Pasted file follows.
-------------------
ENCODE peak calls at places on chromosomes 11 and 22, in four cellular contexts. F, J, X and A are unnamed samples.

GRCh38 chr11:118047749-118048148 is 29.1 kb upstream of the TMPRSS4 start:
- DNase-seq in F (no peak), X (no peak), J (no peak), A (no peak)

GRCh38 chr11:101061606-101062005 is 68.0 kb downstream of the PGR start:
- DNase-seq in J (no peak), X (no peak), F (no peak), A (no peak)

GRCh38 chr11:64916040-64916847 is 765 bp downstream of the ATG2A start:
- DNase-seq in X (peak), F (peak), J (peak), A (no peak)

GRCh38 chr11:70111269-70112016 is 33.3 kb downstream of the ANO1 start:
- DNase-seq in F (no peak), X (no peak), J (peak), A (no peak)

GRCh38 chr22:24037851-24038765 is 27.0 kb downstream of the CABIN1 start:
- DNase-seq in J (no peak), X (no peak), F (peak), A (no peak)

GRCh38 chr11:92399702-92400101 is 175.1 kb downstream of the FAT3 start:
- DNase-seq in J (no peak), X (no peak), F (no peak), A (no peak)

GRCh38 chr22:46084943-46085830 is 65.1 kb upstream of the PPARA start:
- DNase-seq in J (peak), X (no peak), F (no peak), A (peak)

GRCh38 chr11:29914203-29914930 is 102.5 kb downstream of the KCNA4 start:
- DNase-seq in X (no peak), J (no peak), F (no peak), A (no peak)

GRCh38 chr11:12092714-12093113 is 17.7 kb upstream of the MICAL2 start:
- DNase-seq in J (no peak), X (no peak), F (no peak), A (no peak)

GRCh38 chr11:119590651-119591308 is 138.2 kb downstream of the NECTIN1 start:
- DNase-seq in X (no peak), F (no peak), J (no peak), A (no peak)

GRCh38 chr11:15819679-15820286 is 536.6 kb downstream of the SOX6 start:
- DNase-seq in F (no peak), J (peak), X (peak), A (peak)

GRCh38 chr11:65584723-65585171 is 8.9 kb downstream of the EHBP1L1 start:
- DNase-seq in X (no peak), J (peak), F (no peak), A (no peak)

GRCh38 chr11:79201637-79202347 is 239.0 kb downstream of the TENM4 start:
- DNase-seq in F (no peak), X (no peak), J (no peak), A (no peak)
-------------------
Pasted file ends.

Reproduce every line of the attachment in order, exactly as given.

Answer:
ENCODE peak calls at places on chromosomes 11 and 22, in four cellular contexts. F, J, X and A are unnamed samples.

GRCh38 chr11:118047749-118048148 is 29.1 kb upstream of the TMPRSS4 start:
- DNase-seq in F (no peak), X (no peak), J (no peak), A (no peak)

GRCh38 chr11:101061606-101062005 is 68.0 kb downstream of the PGR start:
- DNase-seq in J (no peak), X (no peak), F (no peak), A (no peak)

GRCh38 chr11:64916040-64916847 is 765 bp downstream of the ATG2A start:
- DNase-seq in X (peak), F (peak), J (peak), A (no peak)

GRCh38 chr11:70111269-70112016 is 33.3 kb downstream of the ANO1 start:
- DNase-seq in F (no peak), X (no peak), J (peak), A (no peak)

GRCh38 chr22:24037851-24038765 is 27.0 kb downstream of the CABIN1 start:
- DNase-seq in J (no peak), X (no peak), F (peak), A (no peak)

GRCh38 chr11:92399702-92400101 is 175.1 kb downstream of the FAT3 start:
- DNase-seq in J (no peak), X (no peak), F (no peak), A (no peak)

GRCh38 chr22:46084943-46085830 is 65.1 kb upstream of the PPARA start:
- DNase-seq in J (peak), X (no peak), F (no peak), A (peak)

GRCh38 chr11:29914203-29914930 is 102.5 kb downstream of the KCNA4 start:
- DNase-seq in X (no peak), J (no peak), F (no peak), A (no peak)

GRCh38 chr11:12092714-12093113 is 17.7 kb upstream of the MICAL2 start:
- DNase-seq in J (no peak), X (no peak), F (no peak), A (no peak)

GRCh38 chr11:119590651-119591308 is 138.2 kb downstream of the NECTIN1 start:
- DNase-seq in X (no peak), F (no peak), J (no peak), A (no peak)

GRCh38 chr11:15819679-15820286 is 536.6 kb downstream of the SOX6 start:
- DNase-seq in F (no peak), J (peak), X (peak), A (peak)

GRCh38 chr11:65584723-65585171 is 8.9 kb downstream of the EHBP1L1 start:
- DNase-seq in X (no peak), J (peak), F (no peak), A (no peak)

GRCh38 chr11:79201637-79202347 is 239.0 kb downstream of the TENM4 start:
- DNase-seq in F (no peak), X (no peak), J (no peak), A (no peak)